Grocery Buyer: The Algorithm of Buying
I am sure most national account managers will have wondered at some point whether their grocery buyer was artificially intelligent. Well, perhaps now it is about to happen. The rise of the machines is happening. Judgment Day is upon us! The recent announcement from Waitrose that they are culling a whopping 40% of their grocery buyers in order to ‘implement[ing] a new way of working for our commercial directorate to set our business up for continued future success’. It’s the latest move by desperately seeking growth supermarkets to embrace a new world of operating, based on the rapidly emerging science of shopper-based insights.
The Waitrose statement confirms that the new, heavily streamlined, buying team structure will ‘provide clear direction for our commercial teams as we move to a category management approach focused on the needs of our customers’.
Grocery is Evolving
This is just the latest in a now unstoppable and game-changing process of evolution within the grocery sector. If category management was the nirvana of the nineties and noughties, then, shopper insight decision making is the holy grail of today.
Waitrose will be expecting its buyers to work even more closely with data gleaned from its MyWaitrose card database. This allows it to more closely match ‘products to shopper needs’. Moreover, the introduction of a new, ‘buying administration system’ will relieve grocery buyer of some of the more mundane product and technical tasks whilst simplifying supplier relations.
The Shopper Insight BuyingBot Has Arrived
So, welcome to the world of the BuyingBot! For most account managers who are used to selling into Amazon, many will have never met a human buyer. The all powerful, all knowledgeable ‘Amazon algorithm’ decides pricing, positioning, discounts, and delists. Almost everything other than the original decision to stock!
The seemingly slightly stalled process of splitting Tesco grocery buyers down the middle into ‘Buying managers’ and ‘Selling managers’ creates a potential ‘nightclub bouncer’ barrier to new suppliers. They must satisfy (that is pay) the ‘gate fee’ for entry to the dance floor of beautiful selling managers who are the only ones who can actually influence the pricing, positioning and feature of your products and brands.
Now, you may imagine all this change is for the good. To make their and your businesses more aligned to the shopper and their needs. Thereby driving increased sales and profits – so the mantra (or is that propaganda) goes.
However, it comes at a cost. Doesn’t it always?! Once you have paid your ‘entrance fee’ to the big burly bouncer there is then the small matter of who pays for the data? Well, it’s not even a question. It’s you, the supplier, and it doesn’t come cheap.
For the big multinational brands, it’s not a problem. They have had massive, great category teams deployed for many years. They can, therefore, simply switch investment from traditional category management focussed quantitative and qualitative research into shopper insight data.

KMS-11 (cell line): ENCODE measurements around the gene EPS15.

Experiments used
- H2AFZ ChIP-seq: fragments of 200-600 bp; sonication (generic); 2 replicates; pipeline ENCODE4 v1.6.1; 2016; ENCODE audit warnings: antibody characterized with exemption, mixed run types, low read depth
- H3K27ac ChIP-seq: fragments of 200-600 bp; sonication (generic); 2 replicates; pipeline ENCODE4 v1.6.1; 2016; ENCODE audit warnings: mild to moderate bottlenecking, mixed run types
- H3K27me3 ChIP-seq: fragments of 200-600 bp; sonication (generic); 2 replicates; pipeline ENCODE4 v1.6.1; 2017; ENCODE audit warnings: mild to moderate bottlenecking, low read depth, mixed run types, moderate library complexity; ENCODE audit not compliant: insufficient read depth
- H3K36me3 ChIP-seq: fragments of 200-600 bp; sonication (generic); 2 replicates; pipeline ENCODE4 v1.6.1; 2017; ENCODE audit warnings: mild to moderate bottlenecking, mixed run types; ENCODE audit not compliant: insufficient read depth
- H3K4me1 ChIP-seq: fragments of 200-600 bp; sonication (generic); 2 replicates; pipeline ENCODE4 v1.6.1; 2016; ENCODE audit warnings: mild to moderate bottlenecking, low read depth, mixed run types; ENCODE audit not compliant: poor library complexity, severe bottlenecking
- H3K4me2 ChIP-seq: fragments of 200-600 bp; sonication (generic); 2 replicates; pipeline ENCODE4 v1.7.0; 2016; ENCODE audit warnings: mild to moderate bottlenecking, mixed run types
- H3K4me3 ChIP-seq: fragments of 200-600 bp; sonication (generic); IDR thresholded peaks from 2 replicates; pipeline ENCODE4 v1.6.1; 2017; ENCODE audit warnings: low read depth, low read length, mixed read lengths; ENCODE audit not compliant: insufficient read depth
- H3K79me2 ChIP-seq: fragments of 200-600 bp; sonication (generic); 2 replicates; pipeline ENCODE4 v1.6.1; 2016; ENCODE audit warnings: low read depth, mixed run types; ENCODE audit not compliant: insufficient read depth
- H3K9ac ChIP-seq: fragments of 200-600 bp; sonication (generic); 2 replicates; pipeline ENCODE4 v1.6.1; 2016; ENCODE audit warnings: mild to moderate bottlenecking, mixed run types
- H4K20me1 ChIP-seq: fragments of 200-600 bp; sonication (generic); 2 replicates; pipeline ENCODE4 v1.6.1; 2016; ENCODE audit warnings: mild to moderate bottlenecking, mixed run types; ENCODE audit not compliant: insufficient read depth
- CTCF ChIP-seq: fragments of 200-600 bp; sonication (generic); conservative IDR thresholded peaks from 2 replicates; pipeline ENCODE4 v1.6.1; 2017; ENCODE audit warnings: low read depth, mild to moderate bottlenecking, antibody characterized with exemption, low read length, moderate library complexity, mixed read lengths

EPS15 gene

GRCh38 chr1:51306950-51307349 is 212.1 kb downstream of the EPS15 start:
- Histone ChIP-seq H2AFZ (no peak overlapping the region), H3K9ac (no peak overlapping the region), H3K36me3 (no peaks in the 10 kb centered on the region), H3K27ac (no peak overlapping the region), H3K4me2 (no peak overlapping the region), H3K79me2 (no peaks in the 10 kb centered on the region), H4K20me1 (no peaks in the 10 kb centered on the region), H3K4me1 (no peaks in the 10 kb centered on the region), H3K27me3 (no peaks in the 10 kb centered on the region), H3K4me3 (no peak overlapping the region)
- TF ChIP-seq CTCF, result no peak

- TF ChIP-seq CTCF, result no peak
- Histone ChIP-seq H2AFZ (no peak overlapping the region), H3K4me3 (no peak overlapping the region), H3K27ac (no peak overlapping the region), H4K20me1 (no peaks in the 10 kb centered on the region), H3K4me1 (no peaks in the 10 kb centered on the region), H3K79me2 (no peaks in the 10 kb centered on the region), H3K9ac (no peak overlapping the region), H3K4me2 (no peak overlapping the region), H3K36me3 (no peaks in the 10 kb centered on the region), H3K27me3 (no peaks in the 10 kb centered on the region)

The Little Guy Loses Again
Unfortunately, as always, it’s the smaller and newer players who find themselves trapped in a doom loop. The loop of needing data to gain decent insight, to persuade the supermarkets to sell more of their products. Yet, not having the sales in the first place to generate the revenue to pay for the data.
And there is a final sting in the tail. Once you have finally stumped up the money to access the data, you will be confronted by a harassed, overworked, under-resourced grocery buyer. A buyer who because of swingeing cutbacks does not have the time, resource or energy to interpret what you have!
So, again, it’s down to the supplier to provide the (human) resource to deep dive the data and drag out the juicy golden nuggets of shopper insight. Those that will show what needs to be done, where and how, to fully meet shopper needs. That, in turn, will make them buy your products in the first place, buy them more often and, or buy them in greater quantities.
Most of the big supermarkets make a big noise about their groundbreaking ‘incubator programmes’. These ‘hot houses’ for new, small, emerging suppliers. Some of them are genuinely supportive and well-meaning. Furthermore, some even include some cheap or even free shopper insight data access.
The Reality for Small-Medium Suppliers
However, for the vast majority of suppliers, it is very much pay (big) to play. The dilemma for many, small to medium-sized suppliers, the very bedrock of the own-label supply base, is how to juggle the impossibly competing needs of inexorable cost price (‘efficiency savings’) reductions, your own investment and profitability needs and the costs of shopper-based insight data access and mining?
Perhaps one of the big grocery players could steal a march on their competitors with a big, generous, open offer. Where have we heard that before and how did it end?! An offer of free data for all (own label) suppliers. The loss of data revenue could be massively offset by the step change it would launch in understanding their shoppers and fully delivering against what they want. It would not only increase product sales but also create a huge loyal overall supermarket brand halo.
Watch this space, stranger things have happened…
Action: For more about grocery, check out our ultimate guide on GSCOP.